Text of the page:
Now, there are several issues. First, would ETG’s promise of a payout to Yapese citizens who are not Yap State Government officials qualify as a bribe? In my opinion, this is likely so according to Section 502. Section 502 deals with the influencing of an “official act to be done or not done,” but the Section does not specifically restrict the crime of bribery to offers made to government officials who may receive bribes to influence their official acts. Given the way that Section 502 is worded, as long as any person who receives a “benefit as consideration” is in a position “to influence an official act to be done or not done,” then the voluntary offer of such a “benefit” to that person for the purpose of getting that person to influence an official act constitutes a bribe under Section 502. An enterprising lawyer can argue that ETG’s promise of a payout to non-government-official Yapese citizens is intended to get those Yapese citizens to influence the Yap State Government to, among other things, repeal Yap’s anti-gambling laws and allow for ETG to carry out casino operations in Yap. In that scenario, then, ETG’s promise of a payout arguably constitutes a bribe under Section 502.

The second issue is whether ETG’s promise of an “annual gaming tax” to the Yap State Government constitutes a bribe under Section 502 of the Yap State Code. Of course, if a license fee or tax is legitimate and provided-for under relevant state/national laws and regulations, then the payment (or the promised payment) of such a fee/tax should not be considered a bribe. Section 502 accounts for this sort of possibility by limiting bribes to offers that are made “voluntarily.” This means that if ETG is required by law to furnish some sort of tax or fee, then ETG’s furnishing of that tax or fee is not “voluntar[y],” and so ETG’s payment (or promised payment) of that tax or fee should not be deemed a bribe.

However, in this particular case, I believe that Yap State Law does not allow for any sort of “gaming tax.” Indeed, as far as I know, there are a limited number of taxes and fees that are paid to the State of Yap—including excise tax, hotel occupancy tax, motor vehicle tax, and so forth—and none of those items include a “gaming tax.” There are also no provisions under the FSM Code for a “gaming tax”—the FSM primarily collects taxes/fees on wages and salaries, on gross revenues, and on fishing licenses, and although one may argue that a “gaming tax” is similar to a “gross revenue tax,” they are not, in my opinion, the same tax. (For one thing, a gross revenue tax is broader than a limited “gaming tax.” For another, tax codes are notoriously very keen on specificity in language, and if a tax code has no specific mention of a special provision for a “gaming tax,” then the common practice in tax law is to not recognize such a provision.) Even if the FSM Tax Code contains a provision for a “gaming tax,” that still should not matter, because ETG’s brochure proposes that a “gaming tax” shall be paid to the Yap State Government, not the FSM National Government.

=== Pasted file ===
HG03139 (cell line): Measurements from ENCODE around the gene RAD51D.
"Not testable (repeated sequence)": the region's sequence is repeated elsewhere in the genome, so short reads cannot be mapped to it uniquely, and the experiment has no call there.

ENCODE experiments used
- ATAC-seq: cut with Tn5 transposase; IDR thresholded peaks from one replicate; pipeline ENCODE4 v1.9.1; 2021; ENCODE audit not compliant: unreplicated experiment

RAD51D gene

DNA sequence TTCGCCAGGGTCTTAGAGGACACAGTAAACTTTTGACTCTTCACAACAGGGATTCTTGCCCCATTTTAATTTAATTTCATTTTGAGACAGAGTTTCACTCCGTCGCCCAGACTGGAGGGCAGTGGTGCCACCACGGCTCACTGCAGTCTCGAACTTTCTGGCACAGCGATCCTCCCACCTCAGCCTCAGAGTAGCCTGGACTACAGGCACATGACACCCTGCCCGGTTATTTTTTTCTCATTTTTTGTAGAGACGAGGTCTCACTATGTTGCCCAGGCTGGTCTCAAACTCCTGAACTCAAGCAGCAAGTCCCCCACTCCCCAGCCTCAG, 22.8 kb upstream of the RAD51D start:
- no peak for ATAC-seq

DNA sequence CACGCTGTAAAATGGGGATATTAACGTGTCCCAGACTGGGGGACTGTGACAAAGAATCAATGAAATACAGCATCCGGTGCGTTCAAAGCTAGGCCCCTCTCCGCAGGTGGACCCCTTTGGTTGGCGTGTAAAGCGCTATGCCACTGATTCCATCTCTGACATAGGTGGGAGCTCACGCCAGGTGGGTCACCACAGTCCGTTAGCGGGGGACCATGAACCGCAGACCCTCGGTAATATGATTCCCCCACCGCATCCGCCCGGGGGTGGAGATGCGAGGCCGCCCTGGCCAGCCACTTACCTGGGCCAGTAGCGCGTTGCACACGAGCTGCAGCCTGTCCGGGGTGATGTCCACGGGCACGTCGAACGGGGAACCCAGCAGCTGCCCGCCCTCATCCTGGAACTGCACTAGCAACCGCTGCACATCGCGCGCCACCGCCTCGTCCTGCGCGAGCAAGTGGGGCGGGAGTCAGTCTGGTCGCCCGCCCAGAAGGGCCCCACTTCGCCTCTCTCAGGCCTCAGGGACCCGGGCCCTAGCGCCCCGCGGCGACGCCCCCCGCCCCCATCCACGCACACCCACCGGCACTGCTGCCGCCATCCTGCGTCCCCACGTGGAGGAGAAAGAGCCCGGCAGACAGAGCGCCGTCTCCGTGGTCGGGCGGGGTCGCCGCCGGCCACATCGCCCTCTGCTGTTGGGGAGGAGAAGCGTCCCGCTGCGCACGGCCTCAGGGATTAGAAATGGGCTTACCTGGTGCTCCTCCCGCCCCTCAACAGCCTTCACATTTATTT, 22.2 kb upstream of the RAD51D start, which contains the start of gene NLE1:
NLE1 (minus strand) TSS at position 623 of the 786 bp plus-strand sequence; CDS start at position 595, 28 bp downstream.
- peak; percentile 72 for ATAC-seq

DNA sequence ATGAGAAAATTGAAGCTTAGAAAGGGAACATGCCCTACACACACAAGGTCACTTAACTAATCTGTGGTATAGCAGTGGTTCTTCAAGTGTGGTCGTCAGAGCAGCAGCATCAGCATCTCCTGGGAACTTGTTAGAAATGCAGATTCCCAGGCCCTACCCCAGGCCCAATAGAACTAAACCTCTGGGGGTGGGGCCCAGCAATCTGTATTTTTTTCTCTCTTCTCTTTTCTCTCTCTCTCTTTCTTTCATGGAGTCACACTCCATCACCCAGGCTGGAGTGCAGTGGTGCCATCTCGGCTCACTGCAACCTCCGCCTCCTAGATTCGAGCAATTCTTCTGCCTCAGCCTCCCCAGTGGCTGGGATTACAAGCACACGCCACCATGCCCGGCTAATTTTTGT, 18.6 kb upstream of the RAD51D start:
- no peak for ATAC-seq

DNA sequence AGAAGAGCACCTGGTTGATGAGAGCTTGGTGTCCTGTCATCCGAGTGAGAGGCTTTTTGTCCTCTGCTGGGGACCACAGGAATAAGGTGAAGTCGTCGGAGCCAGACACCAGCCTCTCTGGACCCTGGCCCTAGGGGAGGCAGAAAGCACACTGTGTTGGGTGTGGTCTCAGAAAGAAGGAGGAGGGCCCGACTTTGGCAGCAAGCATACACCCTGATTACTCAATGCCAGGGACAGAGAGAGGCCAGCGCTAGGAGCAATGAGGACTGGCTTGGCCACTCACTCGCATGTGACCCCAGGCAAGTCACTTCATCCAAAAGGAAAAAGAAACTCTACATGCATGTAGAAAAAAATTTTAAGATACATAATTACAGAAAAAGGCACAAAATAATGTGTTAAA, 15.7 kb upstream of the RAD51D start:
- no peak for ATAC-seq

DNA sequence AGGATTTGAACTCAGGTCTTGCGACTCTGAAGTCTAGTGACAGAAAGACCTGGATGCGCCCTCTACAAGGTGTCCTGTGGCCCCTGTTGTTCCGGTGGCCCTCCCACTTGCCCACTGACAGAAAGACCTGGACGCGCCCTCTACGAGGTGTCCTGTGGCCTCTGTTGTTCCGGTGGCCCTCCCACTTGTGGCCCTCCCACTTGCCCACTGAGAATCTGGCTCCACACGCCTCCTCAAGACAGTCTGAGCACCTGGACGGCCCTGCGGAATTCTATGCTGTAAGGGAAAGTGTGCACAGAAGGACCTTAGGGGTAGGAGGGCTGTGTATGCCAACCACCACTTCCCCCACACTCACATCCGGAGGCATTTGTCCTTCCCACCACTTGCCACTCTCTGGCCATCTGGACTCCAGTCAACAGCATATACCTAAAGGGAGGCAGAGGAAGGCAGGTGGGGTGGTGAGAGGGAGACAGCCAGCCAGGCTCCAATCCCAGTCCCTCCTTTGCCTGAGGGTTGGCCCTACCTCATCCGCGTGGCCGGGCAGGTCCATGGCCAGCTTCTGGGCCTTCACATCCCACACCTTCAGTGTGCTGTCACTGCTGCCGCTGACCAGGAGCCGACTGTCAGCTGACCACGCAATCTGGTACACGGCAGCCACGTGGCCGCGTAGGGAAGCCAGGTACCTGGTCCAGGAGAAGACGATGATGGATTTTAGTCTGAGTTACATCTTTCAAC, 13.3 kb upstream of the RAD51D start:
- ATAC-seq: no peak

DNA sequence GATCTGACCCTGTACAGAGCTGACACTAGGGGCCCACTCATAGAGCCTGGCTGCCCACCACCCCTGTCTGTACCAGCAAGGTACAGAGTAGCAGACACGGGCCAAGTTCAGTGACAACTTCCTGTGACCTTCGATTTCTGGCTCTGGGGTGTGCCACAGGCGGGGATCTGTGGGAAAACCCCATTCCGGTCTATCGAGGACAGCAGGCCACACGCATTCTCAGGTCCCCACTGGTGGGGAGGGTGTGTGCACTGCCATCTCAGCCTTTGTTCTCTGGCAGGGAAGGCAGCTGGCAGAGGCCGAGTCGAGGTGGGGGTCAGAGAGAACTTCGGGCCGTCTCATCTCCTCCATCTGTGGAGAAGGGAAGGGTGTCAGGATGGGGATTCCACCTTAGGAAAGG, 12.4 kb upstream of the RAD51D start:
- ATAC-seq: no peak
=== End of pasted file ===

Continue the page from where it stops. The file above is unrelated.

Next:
In light of the foregoing discussion, it is my opinion that ETG’s promise of an “annual gaming tax” to the Yap State Government is, in essence, a “voluntar[y] offer” according to Section 502 of the Yap State Code. If we are to assume that ETG makes such an offer “as consideration to influence an official act to be done,” e.g., to get the Yap State Government to legally support ETG’s proposed Project in Yap, then that may constitute bribery under Section 502.

I hope that this answers your questions, Eric.

Kam’magar, ma siro.

Original Link: http://www.facebook.com/groups/404462399564440/permalink/502166176460728/

References: Yap State Code, Title 11, Chap 5, Section 502

Bill No.8-82: Prohibition on Gambling and the Penalties

*Note: According to Yap State News (2012/10/10), Council of Tamol did not disapprove Bill No.8-82.

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One thought on “Legal Analysis: On Bribery

  1. Pingback: A Reader’s Comments on WSJ Report, | For Yap State Citizens